Students and Alumni Help Haiti
Tyndale students and alumni continue to assist in the efforts to help the people of Haiti, which was devastated by an earthquake in early January.
Students at Tyndale raised $1,400 in a special chapel offering. Donations continued to be accepted after the chapel, and in just over a week, an additional $480 was raised.
“This just shows how much God can do with people who are open to being used by Him,” said George Sweetman, dean of students at Tyndale. “People here have a real desire to minister to the people of Haiti, to show God’s love to them.”
The money raised will be split between World Vision Canada, which is operating in Haiti, and Monsoon: Global Discipleship Encounter, a ministry based in the Dominican Republic. A former student at Tyndale, Shannon Conaghan, is currently taking supplies to the Haiti – Dominican Republic border, where thousands of refugees are now gathered.
“The city of Port au Prince has been leveled completely,” she wrote. “There are no homes, no resources, no food, no systems, no money – it almost feels like there is no hope. It is going to take more than a decade to clean up and longer to rebuild. People are piling over the mountainous border into the Dominican Republic.”
Tyndale is sending money to Shannon. She is renting a truck and taking food and medicine to a border area filling up with people who are now homeless.
“I am overwhelmed to tears,” she wrote. “Apparently, God wants me doing this -- and I am pleased to be his hands and feet, mouth and shoulder, his eyes, his lips, the touch of his spirit, a reminder of his presence.”
Another Tyndale alumnus, Chris Lewis, is actively involved in Haiti assisting Emmanuel International. He had served as a coodinator with them, and was asked to go to Haiti to help in the relief efforts there.
"Over an hour from the city you begin to see cracked houses and portions of walls caved in and as you get closer you see the collapsed houses, apartments, banks and grocery stores," Chris writes in an email to Tyndale. "The smell of death fills your nostrils. The palace has completely collapsed and directly across the street from the very place where world leaders used meet in Haiti is a tent city; hundreds of people with nowhere to go and only sticks, tarps and bedsheets to make a home. It is a true disaster, and given the complex situation Haiti was already in, it's almost like nothing the world has ever seen."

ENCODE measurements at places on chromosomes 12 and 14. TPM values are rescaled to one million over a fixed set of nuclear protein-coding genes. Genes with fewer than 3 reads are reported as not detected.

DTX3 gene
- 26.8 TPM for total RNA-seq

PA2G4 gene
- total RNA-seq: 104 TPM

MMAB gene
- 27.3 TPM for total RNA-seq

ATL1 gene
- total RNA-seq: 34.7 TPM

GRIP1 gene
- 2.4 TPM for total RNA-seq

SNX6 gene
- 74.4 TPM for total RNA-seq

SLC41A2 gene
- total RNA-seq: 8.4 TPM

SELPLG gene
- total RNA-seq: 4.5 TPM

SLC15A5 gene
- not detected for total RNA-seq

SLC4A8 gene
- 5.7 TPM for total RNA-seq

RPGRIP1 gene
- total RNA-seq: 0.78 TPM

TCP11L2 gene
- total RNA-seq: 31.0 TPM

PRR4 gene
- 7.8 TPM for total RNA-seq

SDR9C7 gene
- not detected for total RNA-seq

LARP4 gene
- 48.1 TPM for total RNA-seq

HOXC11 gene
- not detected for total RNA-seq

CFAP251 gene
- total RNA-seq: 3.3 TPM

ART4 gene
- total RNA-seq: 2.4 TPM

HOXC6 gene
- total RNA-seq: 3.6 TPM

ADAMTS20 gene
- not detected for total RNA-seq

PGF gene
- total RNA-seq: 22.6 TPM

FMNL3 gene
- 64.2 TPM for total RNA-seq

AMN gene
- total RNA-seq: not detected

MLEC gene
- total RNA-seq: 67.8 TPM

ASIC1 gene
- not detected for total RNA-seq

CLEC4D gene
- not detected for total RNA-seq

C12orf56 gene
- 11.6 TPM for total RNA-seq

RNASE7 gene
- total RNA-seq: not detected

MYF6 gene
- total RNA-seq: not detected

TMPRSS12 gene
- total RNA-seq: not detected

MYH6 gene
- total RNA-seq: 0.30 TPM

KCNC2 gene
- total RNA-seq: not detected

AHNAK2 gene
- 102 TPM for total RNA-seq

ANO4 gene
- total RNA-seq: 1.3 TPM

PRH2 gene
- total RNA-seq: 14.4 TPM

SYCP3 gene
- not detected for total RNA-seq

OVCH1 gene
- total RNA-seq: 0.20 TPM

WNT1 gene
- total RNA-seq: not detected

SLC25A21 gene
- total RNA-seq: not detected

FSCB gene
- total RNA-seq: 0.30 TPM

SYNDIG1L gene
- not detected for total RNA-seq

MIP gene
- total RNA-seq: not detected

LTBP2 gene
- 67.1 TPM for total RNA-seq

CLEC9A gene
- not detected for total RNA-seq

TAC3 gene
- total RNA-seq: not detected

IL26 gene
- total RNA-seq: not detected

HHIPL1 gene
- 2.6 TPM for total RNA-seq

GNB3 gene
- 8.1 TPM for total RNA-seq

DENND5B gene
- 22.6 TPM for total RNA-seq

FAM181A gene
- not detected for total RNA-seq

Chris graduated from Tyndale in 2006 with a BA in Religious Studies (Hons).
"I'm here to coordinate the distribution of food aid on behalf of Emmanuel International," he continues. "The staff in Haiti have already set up the sites and the aid seems to be coming in, although it's slow at best. Thus far each distribution has gone well until we start to run out at which point the crowd senses that the food is running out. The most difficult part of this process is that we've turned away far more people than we've be able to offer food."
"The days are long and the situation is complicated," he says. "There are no easy answers; there is no 'clean up' that can be completed within months or even years. Continue to pray for Haiti, for Haitian churches and pray for Pastor Martinez, the Emmanuel International country director- he needs it. Haiti needs it."